Thursday, November 22, 2007

Reciprocity Issue

It is nice to know the real history and not the history that a vocal minority would like to put out. From my perspective, the point I will make is that the show standard is something that was created to please the eye of the people in charge of writing the standard, which has been changed many times over the years to fit the dogs being produced, while the field standard, or at least the conformation of the dogs that compete at a high level in field trials, is brought about by what works and what allows the dogs to do a job. Which standard is more natural?

After speaking at length with Mark Neff, geneticist at UC Davis, my belief is that in ten years, this debate will be moot among enlightened individuals because science will be able to prove that the gene responsible for pointing is the same gene present in all pointing breeds, the gene responsible for backing is the same gene in all breeds of dogs that back, the gene responsible for scent is the same in all breeds, etc. The have already proven that there is one gene responsible for size in all of the toy breeds and all toy breeds descend from one animal, so how can you say they are "cross-bred"? My point is with a better understanding of science, we will come full circle and get back to breeding dogs as it was done centuries ago, and abandon the artificial confines of a "closed pure bred registry". It is ironic though that science is now on the verge of telling us that those who bred dogs in the "dark ages" actually did it with more scientific validity than what has been done in "modern times". I for one, am looking forward to a time when we can put this debate behind us and move forward in our pursuit of the "Purest Challenge".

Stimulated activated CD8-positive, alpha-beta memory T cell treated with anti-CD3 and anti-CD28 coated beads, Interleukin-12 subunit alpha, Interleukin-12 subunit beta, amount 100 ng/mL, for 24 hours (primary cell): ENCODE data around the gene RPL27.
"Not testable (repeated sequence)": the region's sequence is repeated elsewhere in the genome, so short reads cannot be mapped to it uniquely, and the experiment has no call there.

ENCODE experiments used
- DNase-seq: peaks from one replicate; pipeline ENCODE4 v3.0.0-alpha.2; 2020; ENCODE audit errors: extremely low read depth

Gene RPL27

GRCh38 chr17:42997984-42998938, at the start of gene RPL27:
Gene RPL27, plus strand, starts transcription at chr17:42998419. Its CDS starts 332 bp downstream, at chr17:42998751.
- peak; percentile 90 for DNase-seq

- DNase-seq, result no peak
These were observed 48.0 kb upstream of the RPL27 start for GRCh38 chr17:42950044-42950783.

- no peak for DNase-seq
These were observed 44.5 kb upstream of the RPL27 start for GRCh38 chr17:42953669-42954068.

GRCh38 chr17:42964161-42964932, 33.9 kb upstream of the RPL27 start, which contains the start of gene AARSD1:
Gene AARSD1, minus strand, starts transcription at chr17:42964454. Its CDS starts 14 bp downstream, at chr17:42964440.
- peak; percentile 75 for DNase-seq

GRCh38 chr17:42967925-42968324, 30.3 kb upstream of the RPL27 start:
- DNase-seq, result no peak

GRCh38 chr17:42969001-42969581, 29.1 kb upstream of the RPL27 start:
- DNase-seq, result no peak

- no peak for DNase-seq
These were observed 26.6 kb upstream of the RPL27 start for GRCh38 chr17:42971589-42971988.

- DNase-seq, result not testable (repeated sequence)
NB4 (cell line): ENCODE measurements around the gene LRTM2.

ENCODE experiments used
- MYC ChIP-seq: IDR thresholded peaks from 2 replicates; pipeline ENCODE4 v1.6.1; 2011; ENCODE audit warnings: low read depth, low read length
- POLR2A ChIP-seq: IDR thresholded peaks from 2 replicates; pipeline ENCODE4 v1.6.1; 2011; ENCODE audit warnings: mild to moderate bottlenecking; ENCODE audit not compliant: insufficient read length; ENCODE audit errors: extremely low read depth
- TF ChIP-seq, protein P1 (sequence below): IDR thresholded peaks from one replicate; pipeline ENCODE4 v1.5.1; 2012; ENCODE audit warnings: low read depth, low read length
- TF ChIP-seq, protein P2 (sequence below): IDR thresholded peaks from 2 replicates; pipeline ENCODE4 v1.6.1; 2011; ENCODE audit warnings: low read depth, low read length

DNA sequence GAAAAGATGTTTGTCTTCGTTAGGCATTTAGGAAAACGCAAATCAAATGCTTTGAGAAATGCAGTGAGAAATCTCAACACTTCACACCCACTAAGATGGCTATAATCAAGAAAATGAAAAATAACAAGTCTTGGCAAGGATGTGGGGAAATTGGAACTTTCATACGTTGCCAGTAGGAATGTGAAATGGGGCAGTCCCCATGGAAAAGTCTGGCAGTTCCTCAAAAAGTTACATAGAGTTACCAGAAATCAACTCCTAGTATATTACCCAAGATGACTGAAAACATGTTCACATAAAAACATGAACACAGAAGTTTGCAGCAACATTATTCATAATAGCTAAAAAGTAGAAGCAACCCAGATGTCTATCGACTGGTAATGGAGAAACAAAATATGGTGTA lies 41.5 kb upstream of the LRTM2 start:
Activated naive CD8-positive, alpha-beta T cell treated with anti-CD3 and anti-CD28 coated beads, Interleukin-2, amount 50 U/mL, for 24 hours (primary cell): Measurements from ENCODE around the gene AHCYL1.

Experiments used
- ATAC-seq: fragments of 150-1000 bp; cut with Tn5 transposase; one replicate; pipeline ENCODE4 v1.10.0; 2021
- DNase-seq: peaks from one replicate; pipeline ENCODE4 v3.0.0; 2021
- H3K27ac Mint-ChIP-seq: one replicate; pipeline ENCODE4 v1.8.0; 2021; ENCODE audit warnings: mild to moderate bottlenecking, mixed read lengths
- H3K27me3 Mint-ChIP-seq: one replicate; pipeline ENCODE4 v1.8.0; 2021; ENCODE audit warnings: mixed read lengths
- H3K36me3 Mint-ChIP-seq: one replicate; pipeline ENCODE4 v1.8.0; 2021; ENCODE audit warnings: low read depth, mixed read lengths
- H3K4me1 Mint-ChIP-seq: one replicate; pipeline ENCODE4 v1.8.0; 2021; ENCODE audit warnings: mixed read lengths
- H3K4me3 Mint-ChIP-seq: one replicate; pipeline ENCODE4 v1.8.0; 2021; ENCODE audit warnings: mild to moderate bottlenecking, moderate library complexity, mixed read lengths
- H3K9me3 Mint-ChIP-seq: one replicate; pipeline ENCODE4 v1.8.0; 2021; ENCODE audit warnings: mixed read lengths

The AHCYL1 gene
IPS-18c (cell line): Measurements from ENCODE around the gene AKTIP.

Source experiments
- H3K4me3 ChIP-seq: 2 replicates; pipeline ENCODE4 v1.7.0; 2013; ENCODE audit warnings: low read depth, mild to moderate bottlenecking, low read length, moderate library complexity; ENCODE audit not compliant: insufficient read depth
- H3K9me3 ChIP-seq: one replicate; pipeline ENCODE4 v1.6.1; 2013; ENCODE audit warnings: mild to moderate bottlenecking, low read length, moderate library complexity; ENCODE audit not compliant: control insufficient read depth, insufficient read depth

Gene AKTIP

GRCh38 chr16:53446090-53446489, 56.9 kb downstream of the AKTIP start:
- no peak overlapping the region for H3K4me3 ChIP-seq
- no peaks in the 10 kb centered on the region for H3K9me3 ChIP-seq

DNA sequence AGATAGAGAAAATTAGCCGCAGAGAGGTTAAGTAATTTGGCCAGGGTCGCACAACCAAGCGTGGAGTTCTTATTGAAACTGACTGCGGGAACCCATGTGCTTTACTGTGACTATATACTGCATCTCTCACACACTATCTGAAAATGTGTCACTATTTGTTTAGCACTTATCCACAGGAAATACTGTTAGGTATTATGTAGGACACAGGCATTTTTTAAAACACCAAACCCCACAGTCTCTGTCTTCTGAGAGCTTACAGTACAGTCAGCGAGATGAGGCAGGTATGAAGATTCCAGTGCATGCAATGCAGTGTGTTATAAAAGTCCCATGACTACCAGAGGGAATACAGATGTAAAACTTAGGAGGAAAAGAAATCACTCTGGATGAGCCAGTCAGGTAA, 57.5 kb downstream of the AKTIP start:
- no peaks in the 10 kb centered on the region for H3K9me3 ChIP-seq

1 comment:

Henk ten Klooster said...

Experts say there is an "alarming high" coefficient of inbreeding (coi) in Irish setters.

Therefore it is in the interest of breeds future to undo registration problems to be able to access all genepoles.

Thats one reason I will follow discussions here and elsewhere about reciprocity with interest. The other reason is a lifelong study of breeds history.

Henk ten Klooster.